So the past few weeks I’ve been working on this really interesting project for creating a 3D mobile car environment in real time for teleop (and later autonomous movement). It starts with calibrating a 3D laser rangefinder’s data and a monocular camera’s feed which allows me, after the calibration is done, to map each coordinate in my image to a 3D point in the world coordinates (within the range of my rangefinder, of course). So, any obstacles coming up in the real world environs can then be rendered accurately in my immersive virtual environment. Now since everything’s in 3D the operator’s point of view can be moved around to any required orientation. So, for instance, while parking all that is needed to be done is to shift to an overhead view. In addition, since tele op is relatively laggy, the presence of this rendered environment gives the op a fair idea of the immediate environment, and the ability to continue along projected trajectories rather than stopping for resumption of connection.
So, as the SICK nodder was taking some time to arrive, I decide to play around Gazebo, and simulate the camera, 3D Laser rangefinder and the checkerboard pattern for calibration within it, and thus attempt to calibrate the camera-rangefinder pair from within the simulation. In doing so, I was finally forced to shift to ubuntu (Shakes fist at lazy programmers) which, although smoother, isn’t entirely as bug free as it is made out to be. So, I’ve created models for the camera and rangefinder and implemented gazebo dynamic plugins within them to simulate them. I’ve also spawned a checkerboard textured box, which using a keyboard manipulated node I move around the environment. So this is what it looks like right now
So here, the environment is in the Gazebo window at the bottom, where I've (crudely) annotated the Checkerboard, camera and Laser Rangefinder. There are other bodies to provide a more interesting scan. The point cloud of the scan can be seen in the rviz window in the center, and the camera image at the right. Note the displacement between the two. The KeyboardOp node is running in the background at the left, listening for keystrokes, and a sample HighGui window displaying the detected Chessboard Corners at the top Left.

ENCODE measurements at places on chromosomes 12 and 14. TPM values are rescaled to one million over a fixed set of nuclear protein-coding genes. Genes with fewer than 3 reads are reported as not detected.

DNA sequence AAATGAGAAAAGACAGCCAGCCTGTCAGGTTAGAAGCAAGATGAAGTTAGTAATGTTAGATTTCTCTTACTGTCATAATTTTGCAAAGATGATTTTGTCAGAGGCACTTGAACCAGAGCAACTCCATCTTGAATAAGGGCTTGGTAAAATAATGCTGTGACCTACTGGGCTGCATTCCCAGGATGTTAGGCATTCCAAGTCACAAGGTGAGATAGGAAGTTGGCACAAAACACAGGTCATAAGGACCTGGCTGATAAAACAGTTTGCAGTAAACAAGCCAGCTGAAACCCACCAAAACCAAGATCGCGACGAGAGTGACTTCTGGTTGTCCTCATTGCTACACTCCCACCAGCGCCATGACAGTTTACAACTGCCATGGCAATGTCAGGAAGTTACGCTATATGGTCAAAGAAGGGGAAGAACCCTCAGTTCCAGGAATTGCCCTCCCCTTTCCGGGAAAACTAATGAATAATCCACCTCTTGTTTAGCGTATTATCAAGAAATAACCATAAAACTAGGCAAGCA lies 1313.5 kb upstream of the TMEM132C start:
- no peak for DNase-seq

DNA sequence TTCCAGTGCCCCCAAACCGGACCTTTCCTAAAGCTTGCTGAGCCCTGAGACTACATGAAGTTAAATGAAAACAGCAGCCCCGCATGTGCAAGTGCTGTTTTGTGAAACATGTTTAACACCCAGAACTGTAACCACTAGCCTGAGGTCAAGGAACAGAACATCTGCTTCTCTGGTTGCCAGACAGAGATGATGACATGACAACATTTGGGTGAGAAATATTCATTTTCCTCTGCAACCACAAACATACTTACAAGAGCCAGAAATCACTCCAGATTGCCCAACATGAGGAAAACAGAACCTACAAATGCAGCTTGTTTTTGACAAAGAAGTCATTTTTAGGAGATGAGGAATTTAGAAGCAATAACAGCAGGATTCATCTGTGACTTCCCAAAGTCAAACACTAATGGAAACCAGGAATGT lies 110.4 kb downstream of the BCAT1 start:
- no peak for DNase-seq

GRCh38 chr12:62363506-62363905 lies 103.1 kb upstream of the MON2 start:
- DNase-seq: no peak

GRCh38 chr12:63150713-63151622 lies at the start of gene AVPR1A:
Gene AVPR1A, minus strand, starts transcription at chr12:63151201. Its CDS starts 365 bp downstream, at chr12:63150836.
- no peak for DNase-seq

So yesterday I decided to preupgrade fc 15 to 16. And,as always, fedora didn’t disappoint in coming up with issues. Although it downloaded the required packages all fine, on reboot, anaconda fired up and fell through on not being able to install qt-examples, and since it represented a possible media failure from the (local) repo, it decided to fatal error on me, dropping to a non responsive screen.
Fortunately, I could shift to tty2 (Alt+F2) where I got anaconda’s bash. I
/mnt/sysimg to get to my fedora install, and
qt-examples. This done, I rebooted to find anaconda chugging along fine.
As expected, that wasn’t the end. Since fc16 has implemented grub2 by default, anaconda tried to update grub, but because my Dell Utility partition didn’t leave any space at the beginning of the drive, it failed. So I booted up fc15, which fortunately had not been removed, and
gparted the Dell utility partition off. I then made the grub2 config and installed it to
Not. So, I happily logged in to FC 16, and it was only when I accessed my yum repos, I realized that they were still fc15. After trying yum clean all and makecache, I looked up on the net to find that I needed to reinstall fedora-release. a yum reinstall fedora-release threw up an error
"Error: Protected multilib versions: fedora-release-15-3.noarch != fedora-release-16-1.noarch"
After a lot of looking around, realized that the issue lay in the fact that somehow yum was getting
$releasever wrong all the time. So, as a workaround, created a
releasever file in
16 in it. Voila!
I then had to erase all the duplicates on my system that amounted to over 5.5 GB(!) using
package-cleanup --cleandupes. Additionally, to avoid dependency hell I had to remove all my boost library installs.
Update: You can follow the rest of the development on this page. I don’t like it.